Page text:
32 Supplemental Reading #4: Introductions and Conclusions
Even though a nearly infinite number of topics and arrangements is possible in English prose, introductions generally follow one of several patterns. If you’re writing a children’s story, you’d probably start with “once upon a time” or something similar. If you’re writing a research article in biomechanical engineering, you’d probably start with a statement about how previous research has examined the problem of loading soldiers with daypacks on various surfaces, including sand, concrete, and railroad ballast. These examples are poles apart, but their introductions share very similar purposes: they orient their imagined readers to the topic, time, and place.
In working toward the overall goal of orienting readers, introductions may
- Provide background about a topic.
- Locate readers in a specific time and/or place.
- Start with a compelling quotation or statistic—something concrete.
- Include an ethical appeal, with which you (explicitly or implicitly) show that you’ve done your homework and are credible.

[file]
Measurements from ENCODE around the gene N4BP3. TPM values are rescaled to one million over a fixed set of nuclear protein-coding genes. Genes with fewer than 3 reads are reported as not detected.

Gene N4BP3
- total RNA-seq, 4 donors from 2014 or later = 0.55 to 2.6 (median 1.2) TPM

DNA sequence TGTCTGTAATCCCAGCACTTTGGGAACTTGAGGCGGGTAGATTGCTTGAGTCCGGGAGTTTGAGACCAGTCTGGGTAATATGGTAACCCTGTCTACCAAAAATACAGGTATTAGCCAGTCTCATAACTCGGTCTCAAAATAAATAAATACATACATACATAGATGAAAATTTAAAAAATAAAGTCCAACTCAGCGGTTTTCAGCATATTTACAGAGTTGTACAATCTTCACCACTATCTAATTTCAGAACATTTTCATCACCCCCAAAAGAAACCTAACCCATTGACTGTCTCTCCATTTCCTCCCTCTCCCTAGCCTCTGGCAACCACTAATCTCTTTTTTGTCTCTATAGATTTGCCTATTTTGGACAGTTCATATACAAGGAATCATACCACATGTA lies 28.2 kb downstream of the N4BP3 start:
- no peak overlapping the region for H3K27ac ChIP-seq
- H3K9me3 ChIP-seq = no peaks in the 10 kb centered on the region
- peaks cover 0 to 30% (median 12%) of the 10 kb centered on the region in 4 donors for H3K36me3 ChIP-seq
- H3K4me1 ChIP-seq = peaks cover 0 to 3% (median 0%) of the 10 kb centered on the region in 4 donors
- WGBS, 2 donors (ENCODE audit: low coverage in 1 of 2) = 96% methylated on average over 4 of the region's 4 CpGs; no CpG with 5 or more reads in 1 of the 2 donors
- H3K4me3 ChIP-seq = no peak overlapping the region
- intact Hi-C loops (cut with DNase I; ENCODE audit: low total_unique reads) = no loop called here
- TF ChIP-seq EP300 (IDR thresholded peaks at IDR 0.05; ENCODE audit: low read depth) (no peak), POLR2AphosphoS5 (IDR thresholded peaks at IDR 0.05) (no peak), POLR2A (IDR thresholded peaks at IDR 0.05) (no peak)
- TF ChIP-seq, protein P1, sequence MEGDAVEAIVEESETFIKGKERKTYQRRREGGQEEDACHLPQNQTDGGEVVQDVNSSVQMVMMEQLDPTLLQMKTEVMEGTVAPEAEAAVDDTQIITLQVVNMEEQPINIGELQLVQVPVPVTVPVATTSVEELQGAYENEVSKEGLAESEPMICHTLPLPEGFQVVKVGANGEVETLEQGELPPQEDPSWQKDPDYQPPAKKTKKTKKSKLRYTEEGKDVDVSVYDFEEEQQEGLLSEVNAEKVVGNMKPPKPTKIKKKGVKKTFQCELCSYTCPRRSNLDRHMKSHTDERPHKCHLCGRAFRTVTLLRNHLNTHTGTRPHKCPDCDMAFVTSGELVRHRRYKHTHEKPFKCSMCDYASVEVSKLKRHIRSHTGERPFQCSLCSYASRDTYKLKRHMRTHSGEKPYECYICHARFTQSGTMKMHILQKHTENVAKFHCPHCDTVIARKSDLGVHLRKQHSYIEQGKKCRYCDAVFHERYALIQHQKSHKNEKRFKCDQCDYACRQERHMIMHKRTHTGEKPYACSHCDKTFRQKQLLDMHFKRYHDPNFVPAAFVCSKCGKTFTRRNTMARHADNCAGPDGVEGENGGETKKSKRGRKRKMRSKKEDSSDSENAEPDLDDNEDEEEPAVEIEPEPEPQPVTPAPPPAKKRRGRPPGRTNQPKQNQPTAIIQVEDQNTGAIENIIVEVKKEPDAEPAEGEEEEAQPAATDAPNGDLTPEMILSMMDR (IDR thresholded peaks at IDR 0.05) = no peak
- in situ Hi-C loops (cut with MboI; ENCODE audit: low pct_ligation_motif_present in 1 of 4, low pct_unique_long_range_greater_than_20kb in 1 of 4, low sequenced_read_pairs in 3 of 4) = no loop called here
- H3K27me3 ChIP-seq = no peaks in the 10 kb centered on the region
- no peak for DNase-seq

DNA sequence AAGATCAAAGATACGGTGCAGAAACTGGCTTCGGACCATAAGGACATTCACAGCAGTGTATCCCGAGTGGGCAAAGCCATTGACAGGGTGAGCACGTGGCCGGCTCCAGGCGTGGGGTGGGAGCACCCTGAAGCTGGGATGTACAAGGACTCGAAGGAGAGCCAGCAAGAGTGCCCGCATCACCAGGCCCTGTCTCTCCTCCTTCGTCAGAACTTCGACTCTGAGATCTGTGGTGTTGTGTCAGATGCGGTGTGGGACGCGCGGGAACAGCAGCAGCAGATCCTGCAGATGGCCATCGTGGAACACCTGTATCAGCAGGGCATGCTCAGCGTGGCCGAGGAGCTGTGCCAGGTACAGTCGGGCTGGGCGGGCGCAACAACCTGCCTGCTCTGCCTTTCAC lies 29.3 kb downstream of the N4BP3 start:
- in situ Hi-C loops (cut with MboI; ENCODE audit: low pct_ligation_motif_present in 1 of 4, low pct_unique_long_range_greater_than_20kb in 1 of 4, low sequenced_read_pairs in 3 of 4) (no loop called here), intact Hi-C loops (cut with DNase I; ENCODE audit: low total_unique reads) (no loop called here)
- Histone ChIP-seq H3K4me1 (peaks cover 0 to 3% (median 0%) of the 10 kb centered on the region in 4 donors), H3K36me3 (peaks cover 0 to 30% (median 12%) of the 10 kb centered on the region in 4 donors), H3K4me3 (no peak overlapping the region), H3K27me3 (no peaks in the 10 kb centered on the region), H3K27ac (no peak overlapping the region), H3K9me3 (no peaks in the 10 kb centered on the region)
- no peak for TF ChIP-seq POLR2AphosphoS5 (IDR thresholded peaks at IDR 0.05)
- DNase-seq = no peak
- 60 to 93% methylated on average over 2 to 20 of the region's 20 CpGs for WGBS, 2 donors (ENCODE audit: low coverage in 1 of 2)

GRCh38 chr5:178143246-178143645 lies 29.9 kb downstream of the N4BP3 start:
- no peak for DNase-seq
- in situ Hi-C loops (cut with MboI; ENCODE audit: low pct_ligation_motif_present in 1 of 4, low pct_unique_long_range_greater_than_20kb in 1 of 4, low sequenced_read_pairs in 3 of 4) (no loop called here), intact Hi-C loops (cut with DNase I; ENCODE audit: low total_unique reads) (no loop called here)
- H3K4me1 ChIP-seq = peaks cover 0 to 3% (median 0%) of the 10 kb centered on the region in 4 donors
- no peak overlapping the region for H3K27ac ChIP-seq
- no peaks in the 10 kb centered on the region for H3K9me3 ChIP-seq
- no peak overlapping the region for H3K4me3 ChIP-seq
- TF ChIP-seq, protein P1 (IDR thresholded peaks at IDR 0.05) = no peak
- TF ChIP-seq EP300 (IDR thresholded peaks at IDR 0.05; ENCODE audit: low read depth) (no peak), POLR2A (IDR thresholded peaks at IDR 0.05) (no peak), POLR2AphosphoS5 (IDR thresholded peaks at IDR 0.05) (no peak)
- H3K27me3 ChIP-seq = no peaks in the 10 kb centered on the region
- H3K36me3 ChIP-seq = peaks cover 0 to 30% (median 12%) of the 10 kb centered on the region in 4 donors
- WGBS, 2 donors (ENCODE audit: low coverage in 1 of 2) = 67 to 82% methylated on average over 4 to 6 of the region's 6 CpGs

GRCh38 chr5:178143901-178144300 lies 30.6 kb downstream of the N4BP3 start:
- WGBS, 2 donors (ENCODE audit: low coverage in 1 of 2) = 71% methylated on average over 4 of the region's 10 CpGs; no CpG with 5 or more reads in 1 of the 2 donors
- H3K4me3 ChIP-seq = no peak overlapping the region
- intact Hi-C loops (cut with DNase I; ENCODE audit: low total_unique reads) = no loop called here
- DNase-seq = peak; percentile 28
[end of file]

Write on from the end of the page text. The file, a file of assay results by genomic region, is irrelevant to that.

- Articulate a main claim/thesis.
- Lay out the stakes for the piece of writing—that is, why the reader should
bother reading on.
The following video addresses how to do several of these things, starting with the very first sentence of your introduction.
- Summarize the argument (especially in longer pieces of writing)
- “Bookend” a story that started in the introduction
- Include an emotional appeal, with which you (explicitly or implicitly) connect the “logic” of the argument to a more passionate reason intended to sway the reader
- Issue a call to action
Ideally, a conclusion will work in tandem with an introduction, having some kind of “call back” element to remind your reader of the powerful opening you provided.